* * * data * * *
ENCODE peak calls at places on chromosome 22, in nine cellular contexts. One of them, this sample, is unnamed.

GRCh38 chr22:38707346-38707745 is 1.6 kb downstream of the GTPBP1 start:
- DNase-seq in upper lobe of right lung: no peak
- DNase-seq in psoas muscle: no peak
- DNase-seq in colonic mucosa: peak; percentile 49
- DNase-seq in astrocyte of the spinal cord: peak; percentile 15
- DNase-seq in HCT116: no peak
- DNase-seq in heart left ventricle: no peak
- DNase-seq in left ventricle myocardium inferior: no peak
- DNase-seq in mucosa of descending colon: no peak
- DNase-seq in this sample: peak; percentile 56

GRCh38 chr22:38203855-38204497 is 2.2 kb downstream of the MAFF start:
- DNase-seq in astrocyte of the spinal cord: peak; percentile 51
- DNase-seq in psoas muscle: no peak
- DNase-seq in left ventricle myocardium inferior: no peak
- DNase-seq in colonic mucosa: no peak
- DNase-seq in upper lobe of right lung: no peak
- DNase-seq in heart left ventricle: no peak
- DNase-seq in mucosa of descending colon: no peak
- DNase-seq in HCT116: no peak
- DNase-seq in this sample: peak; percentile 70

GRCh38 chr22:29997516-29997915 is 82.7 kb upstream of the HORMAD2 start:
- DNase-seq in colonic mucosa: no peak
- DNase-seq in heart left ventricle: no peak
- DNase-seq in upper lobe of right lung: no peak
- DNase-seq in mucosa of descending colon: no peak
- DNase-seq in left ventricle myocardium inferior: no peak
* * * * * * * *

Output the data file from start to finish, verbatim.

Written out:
ENCODE peak calls at places on chromosome 22, in nine cellular contexts. One of them, this sample, is unnamed.

GRCh38 chr22:38707346-38707745 is 1.6 kb downstream of the GTPBP1 start:
- DNase-seq in upper lobe of right lung: no peak
- DNase-seq in psoas muscle: no peak
- DNase-seq in colonic mucosa: peak; percentile 49
- DNase-seq in astrocyte of the spinal cord: peak; percentile 15
- DNase-seq in HCT116: no peak
- DNase-seq in heart left ventricle: no peak
- DNase-seq in left ventricle myocardium inferior: no peak
- DNase-seq in mucosa of descending colon: no peak
- DNase-seq in this sample: peak; percentile 56

GRCh38 chr22:38203855-38204497 is 2.2 kb downstream of the MAFF start:
- DNase-seq in astrocyte of the spinal cord: peak; percentile 51
- DNase-seq in psoas muscle: no peak
- DNase-seq in left ventricle myocardium inferior: no peak
- DNase-seq in colonic mucosa: no peak
- DNase-seq in upper lobe of right lung: no peak
- DNase-seq in heart left ventricle: no peak
- DNase-seq in mucosa of descending colon: no peak
- DNase-seq in HCT116: no peak
- DNase-seq in this sample: peak; percentile 70

GRCh38 chr22:29997516-29997915 is 82.7 kb upstream of the HORMAD2 start:
- DNase-seq in colonic mucosa: no peak
- DNase-seq in heart left ventricle: no peak
- DNase-seq in upper lobe of right lung: no peak
- DNase-seq in mucosa of descending colon: no peak
- DNase-seq in left ventricle myocardium inferior: no peak